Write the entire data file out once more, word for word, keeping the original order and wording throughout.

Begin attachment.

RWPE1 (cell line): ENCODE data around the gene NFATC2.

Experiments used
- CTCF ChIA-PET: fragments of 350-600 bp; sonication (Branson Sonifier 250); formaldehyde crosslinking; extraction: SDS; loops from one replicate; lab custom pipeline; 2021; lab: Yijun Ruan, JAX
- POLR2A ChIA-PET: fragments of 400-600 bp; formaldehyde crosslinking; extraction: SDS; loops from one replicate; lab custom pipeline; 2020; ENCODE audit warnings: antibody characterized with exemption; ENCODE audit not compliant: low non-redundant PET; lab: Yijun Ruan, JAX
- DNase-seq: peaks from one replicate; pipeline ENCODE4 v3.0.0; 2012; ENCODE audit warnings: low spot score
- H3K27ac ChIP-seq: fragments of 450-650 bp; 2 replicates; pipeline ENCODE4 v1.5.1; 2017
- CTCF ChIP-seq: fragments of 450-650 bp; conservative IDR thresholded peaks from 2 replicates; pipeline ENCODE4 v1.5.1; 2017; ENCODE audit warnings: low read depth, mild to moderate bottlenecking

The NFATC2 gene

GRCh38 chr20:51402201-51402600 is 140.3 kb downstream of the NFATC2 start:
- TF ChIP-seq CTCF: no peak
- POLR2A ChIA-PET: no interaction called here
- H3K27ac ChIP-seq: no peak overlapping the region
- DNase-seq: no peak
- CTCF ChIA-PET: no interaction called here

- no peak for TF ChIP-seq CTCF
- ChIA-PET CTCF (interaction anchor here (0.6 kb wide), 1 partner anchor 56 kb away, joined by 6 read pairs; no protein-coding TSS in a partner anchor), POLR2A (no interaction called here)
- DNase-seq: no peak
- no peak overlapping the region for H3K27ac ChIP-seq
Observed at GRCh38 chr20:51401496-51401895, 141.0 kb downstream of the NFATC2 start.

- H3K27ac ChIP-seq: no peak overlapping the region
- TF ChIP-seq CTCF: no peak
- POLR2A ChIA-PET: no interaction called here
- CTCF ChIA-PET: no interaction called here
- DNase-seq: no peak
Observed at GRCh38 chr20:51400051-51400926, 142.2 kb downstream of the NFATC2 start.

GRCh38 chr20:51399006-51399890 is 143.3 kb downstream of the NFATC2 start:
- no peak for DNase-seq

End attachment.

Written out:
RWPE1 (cell line): ENCODE data around the gene NFATC2.

Experiments used
- CTCF ChIA-PET: fragments of 350-600 bp; sonication (Branson Sonifier 250); formaldehyde crosslinking; extraction: SDS; loops from one replicate; lab custom pipeline; 2021; lab: Yijun Ruan, JAX
- POLR2A ChIA-PET: fragments of 400-600 bp; formaldehyde crosslinking; extraction: SDS; loops from one replicate; lab custom pipeline; 2020; ENCODE audit warnings: antibody characterized with exemption; ENCODE audit not compliant: low non-redundant PET; lab: Yijun Ruan, JAX
- DNase-seq: peaks from one replicate; pipeline ENCODE4 v3.0.0; 2012; ENCODE audit warnings: low spot score
- H3K27ac ChIP-seq: fragments of 450-650 bp; 2 replicates; pipeline ENCODE4 v1.5.1; 2017
- CTCF ChIP-seq: fragments of 450-650 bp; conservative IDR thresholded peaks from 2 replicates; pipeline ENCODE4 v1.5.1; 2017; ENCODE audit warnings: low read depth, mild to moderate bottlenecking

The NFATC2 gene

GRCh38 chr20:51402201-51402600 is 140.3 kb downstream of the NFATC2 start:
- TF ChIP-seq CTCF: no peak
- POLR2A ChIA-PET: no interaction called here
- H3K27ac ChIP-seq: no peak overlapping the region
- DNase-seq: no peak
- CTCF ChIA-PET: no interaction called here

- no peak for TF ChIP-seq CTCF
- ChIA-PET CTCF (interaction anchor here (0.6 kb wide), 1 partner anchor 56 kb away, joined by 6 read pairs; no protein-coding TSS in a partner anchor), POLR2A (no interaction called here)
- DNase-seq: no peak
- no peak overlapping the region for H3K27ac ChIP-seq
Observed at GRCh38 chr20:51401496-51401895, 141.0 kb downstream of the NFATC2 start.

- H3K27ac ChIP-seq: no peak overlapping the region
- TF ChIP-seq CTCF: no peak
- POLR2A ChIA-PET: no interaction called here
- CTCF ChIA-PET: no interaction called here
- DNase-seq: no peak
Observed at GRCh38 chr20:51400051-51400926, 142.2 kb downstream of the NFATC2 start.

GRCh38 chr20:51399006-51399890 is 143.3 kb downstream of the NFATC2 start:
- no peak for DNase-seq